http://www.boltek.com/default.html


    Could be real interesting adding in a card and some software. Let us know what you do.
    cheers

  4. #4
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    Quote Originally Posted by Jim DeLaney View Post
    Maybe use it to cut into a live wire? Then you'd think you'd detected lightning!
    Naw...

    I think the instructions say the operator should wait until he expects a storm. When the sky turns completely black, he's supposed to find a hill, preferably without trees, and stand at the top, holding the instrument straight up in the air!

    Sadly, the tool only helps detect the *first* lightning strike. After that one, the operator often has trouble counting...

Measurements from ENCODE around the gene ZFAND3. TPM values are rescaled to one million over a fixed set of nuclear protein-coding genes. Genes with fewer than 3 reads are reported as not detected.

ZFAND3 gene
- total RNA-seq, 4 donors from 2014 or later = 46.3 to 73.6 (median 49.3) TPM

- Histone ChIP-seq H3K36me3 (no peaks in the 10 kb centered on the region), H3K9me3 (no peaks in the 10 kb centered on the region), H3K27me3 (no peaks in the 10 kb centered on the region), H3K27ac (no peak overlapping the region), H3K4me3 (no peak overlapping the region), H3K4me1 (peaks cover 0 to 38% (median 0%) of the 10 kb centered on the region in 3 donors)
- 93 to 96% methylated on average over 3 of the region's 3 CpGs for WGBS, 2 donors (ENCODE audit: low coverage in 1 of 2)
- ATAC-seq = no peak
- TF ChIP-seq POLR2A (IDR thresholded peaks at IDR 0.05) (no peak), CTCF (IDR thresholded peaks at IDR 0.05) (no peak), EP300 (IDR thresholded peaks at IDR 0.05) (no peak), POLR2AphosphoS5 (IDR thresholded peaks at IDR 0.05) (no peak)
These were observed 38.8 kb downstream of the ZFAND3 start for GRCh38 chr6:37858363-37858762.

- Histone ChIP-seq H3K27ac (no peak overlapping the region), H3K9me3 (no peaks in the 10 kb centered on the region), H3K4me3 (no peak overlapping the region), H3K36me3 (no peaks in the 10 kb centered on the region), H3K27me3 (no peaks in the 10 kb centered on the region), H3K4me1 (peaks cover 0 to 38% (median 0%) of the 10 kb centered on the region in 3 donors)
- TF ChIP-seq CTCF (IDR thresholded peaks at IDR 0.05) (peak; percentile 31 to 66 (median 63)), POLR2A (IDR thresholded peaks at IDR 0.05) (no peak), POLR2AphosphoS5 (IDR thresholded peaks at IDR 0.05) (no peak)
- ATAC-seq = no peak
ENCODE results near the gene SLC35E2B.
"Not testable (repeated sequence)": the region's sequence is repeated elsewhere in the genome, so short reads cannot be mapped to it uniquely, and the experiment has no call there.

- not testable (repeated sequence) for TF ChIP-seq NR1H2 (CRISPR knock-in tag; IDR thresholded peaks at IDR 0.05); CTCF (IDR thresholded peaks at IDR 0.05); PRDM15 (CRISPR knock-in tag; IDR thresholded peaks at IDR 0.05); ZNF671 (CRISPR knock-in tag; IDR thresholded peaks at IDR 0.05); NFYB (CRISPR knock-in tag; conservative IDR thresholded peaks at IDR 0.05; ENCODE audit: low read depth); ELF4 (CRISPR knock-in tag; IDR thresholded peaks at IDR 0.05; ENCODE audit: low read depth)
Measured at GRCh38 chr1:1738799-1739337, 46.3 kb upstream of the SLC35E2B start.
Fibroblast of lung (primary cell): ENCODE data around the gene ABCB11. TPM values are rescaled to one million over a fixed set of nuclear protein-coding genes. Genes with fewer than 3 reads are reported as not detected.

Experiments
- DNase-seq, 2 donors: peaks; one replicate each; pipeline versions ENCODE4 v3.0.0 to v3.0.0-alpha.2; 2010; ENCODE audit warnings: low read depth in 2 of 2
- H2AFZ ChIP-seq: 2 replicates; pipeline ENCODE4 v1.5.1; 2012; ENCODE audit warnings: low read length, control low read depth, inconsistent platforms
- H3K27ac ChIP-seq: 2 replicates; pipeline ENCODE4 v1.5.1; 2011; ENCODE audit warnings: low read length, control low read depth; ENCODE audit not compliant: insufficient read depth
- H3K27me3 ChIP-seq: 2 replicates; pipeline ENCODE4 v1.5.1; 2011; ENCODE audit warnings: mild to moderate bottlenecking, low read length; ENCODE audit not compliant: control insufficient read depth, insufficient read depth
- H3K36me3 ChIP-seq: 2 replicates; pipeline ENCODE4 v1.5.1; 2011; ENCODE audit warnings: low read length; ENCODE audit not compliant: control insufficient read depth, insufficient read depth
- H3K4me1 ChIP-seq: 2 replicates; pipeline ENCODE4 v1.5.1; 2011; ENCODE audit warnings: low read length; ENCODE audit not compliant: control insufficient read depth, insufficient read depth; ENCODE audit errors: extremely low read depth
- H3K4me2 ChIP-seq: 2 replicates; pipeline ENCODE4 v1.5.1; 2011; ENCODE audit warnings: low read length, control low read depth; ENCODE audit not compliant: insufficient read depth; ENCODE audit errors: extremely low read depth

Thanks,

    Bill

  5. #5
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    Quote Originally Posted by Rob Keeble View Post
    Here is a crowd i came across just for interest sake. This now might be something i look to add to my weather station.....oh yeah that is when i finally get that project on to a computer as opposed to console.
    http://www.boltek.com/default.html
    Yeah, Boltek are about the only game in town for that kind of thing, at anything remotely close to a reasonable price. There are some DIY designs out there to look at too. Haven't made my mind up yet. Heard some thunder yesterday, which is what got me thinking about it.
    Programmer - An organism that turns coffee into software.
    If all your friends are exactly like you, What an un-interesting life it must be.
    "A door is what a dog is perpetually on the wrong side of" Ogden Nash


  6. #6
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    Quote Originally Posted by Rob Keeble View Post